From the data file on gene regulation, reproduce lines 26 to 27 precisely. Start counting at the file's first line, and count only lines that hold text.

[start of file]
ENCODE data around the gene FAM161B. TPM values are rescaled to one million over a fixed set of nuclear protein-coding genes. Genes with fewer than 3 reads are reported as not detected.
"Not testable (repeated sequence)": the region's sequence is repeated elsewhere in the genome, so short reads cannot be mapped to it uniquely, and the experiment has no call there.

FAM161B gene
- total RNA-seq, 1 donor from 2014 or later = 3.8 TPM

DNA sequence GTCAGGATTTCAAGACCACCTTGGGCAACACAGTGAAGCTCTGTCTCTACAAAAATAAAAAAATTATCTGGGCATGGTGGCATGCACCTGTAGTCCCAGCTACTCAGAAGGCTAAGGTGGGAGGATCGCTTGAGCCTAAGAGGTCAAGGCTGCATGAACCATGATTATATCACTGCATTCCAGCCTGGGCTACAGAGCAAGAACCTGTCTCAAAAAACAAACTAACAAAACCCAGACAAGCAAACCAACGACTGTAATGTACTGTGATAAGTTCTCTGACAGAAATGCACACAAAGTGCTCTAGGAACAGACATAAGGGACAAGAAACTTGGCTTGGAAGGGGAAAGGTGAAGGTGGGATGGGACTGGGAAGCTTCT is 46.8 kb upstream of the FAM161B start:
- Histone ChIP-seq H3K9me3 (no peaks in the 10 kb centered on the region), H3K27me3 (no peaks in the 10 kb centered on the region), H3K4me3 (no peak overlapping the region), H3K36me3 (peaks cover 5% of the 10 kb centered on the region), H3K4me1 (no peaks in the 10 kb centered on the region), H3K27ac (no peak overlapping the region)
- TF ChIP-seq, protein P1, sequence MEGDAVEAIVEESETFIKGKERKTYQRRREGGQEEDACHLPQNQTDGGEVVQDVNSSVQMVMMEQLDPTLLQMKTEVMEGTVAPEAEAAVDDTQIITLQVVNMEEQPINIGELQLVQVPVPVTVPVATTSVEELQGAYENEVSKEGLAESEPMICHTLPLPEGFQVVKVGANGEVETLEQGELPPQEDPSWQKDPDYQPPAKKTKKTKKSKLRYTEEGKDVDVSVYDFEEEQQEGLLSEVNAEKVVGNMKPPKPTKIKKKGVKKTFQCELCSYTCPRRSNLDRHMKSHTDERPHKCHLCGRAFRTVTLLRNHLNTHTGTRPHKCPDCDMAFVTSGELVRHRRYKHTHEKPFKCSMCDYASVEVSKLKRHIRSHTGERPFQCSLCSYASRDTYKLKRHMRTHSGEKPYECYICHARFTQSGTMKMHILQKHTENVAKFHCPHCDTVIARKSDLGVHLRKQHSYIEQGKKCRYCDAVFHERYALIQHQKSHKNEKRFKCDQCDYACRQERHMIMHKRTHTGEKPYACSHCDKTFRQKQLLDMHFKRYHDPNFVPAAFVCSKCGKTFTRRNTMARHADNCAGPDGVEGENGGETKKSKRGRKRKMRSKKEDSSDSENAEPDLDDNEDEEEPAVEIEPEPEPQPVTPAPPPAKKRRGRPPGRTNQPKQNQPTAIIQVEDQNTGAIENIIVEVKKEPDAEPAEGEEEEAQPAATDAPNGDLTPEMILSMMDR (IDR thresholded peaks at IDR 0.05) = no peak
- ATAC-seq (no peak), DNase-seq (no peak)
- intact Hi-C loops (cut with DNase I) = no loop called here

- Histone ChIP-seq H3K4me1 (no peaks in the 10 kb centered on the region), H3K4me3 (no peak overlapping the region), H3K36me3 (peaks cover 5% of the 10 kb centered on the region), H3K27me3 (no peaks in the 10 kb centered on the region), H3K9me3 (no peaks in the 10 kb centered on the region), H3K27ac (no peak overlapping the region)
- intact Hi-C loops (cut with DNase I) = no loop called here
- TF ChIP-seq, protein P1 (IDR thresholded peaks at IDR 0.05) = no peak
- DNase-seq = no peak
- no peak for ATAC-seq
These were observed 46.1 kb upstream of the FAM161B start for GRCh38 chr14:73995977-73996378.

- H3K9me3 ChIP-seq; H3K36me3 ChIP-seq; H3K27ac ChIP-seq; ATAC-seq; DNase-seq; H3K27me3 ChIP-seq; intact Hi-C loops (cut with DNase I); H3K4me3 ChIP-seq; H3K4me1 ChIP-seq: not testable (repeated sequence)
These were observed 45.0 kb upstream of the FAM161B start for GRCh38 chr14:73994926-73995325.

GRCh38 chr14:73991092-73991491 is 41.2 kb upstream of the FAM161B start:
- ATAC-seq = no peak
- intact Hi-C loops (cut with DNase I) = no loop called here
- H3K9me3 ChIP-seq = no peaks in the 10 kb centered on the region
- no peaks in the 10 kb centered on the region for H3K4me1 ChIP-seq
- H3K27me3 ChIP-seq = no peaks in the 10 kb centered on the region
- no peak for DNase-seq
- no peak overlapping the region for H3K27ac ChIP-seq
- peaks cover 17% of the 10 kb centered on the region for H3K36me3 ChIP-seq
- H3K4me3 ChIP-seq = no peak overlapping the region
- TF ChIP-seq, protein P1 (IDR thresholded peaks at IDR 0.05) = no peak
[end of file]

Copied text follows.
- peaks cover 17% of the 10 kb centered on the region for H3K36me3 ChIP-seq
- H3K4me3 ChIP-seq = no peak overlapping the region